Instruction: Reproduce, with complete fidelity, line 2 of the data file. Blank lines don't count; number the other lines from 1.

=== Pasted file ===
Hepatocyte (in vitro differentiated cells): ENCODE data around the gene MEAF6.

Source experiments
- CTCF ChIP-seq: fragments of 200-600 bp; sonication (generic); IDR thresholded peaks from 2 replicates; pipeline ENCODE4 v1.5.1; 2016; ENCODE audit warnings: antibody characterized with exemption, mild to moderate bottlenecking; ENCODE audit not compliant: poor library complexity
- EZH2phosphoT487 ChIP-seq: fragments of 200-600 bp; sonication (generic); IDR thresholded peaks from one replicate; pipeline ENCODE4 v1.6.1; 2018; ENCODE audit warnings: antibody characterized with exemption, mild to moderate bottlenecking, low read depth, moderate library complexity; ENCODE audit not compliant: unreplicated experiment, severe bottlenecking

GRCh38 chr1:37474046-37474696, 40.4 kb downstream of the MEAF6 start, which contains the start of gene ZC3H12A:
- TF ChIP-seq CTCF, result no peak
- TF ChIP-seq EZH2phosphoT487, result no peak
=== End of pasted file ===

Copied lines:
Source experiments